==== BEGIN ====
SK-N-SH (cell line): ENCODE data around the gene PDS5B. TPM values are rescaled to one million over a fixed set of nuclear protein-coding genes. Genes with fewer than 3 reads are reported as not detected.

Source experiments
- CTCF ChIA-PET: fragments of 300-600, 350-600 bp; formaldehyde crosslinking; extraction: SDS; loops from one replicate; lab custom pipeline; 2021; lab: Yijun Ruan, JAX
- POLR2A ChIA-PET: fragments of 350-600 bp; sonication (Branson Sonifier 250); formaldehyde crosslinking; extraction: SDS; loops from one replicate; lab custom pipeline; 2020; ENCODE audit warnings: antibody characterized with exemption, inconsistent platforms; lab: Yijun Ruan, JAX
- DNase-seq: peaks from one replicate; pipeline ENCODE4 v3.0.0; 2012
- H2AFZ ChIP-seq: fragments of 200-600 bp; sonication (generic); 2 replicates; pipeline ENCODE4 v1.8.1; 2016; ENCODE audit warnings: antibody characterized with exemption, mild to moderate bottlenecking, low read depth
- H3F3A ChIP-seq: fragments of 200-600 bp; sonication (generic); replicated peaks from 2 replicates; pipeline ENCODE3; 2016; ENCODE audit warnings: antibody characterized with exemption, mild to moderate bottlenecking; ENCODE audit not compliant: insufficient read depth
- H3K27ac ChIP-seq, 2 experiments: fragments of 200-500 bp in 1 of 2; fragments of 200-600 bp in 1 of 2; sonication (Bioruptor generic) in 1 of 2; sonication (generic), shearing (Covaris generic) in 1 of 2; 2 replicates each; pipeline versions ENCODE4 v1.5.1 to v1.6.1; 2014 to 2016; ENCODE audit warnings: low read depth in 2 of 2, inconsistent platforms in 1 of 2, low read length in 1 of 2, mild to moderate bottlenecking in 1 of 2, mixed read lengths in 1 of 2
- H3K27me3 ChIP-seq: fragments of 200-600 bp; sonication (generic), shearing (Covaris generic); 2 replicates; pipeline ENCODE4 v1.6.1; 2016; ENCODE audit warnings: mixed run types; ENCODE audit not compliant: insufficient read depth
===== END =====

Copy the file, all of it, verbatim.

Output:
SK-N-SH (cell line): ENCODE data around the gene PDS5B. TPM values are rescaled to one million over a fixed set of nuclear protein-coding genes. Genes with fewer than 3 reads are reported as not detected.

Source experiments
- CTCF ChIA-PET: fragments of 300-600, 350-600 bp; formaldehyde crosslinking; extraction: SDS; loops from one replicate; lab custom pipeline; 2021; lab: Yijun Ruan, JAX
- POLR2A ChIA-PET: fragments of 350-600 bp; sonication (Branson Sonifier 250); formaldehyde crosslinking; extraction: SDS; loops from one replicate; lab custom pipeline; 2020; ENCODE audit warnings: antibody characterized with exemption, inconsistent platforms; lab: Yijun Ruan, JAX
- DNase-seq: peaks from one replicate; pipeline ENCODE4 v3.0.0; 2012
- H2AFZ ChIP-seq: fragments of 200-600 bp; sonication (generic); 2 replicates; pipeline ENCODE4 v1.8.1; 2016; ENCODE audit warnings: antibody characterized with exemption, mild to moderate bottlenecking, low read depth
- H3F3A ChIP-seq: fragments of 200-600 bp; sonication (generic); replicated peaks from 2 replicates; pipeline ENCODE3; 2016; ENCODE audit warnings: antibody characterized with exemption, mild to moderate bottlenecking; ENCODE audit not compliant: insufficient read depth
- H3K27ac ChIP-seq, 2 experiments: fragments of 200-500 bp in 1 of 2; fragments of 200-600 bp in 1 of 2; sonication (Bioruptor generic) in 1 of 2; sonication (generic), shearing (Covaris generic) in 1 of 2; 2 replicates each; pipeline versions ENCODE4 v1.5.1 to v1.6.1; 2014 to 2016; ENCODE audit warnings: low read depth in 2 of 2, inconsistent platforms in 1 of 2, low read length in 1 of 2, mild to moderate bottlenecking in 1 of 2, mixed read lengths in 1 of 2
- H3K27me3 ChIP-seq: fragments of 200-600 bp; sonication (generic), shearing (Covaris generic); 2 replicates; pipeline ENCODE4 v1.6.1; 2016; ENCODE audit warnings: mixed run types; ENCODE audit not compliant: insufficient read depth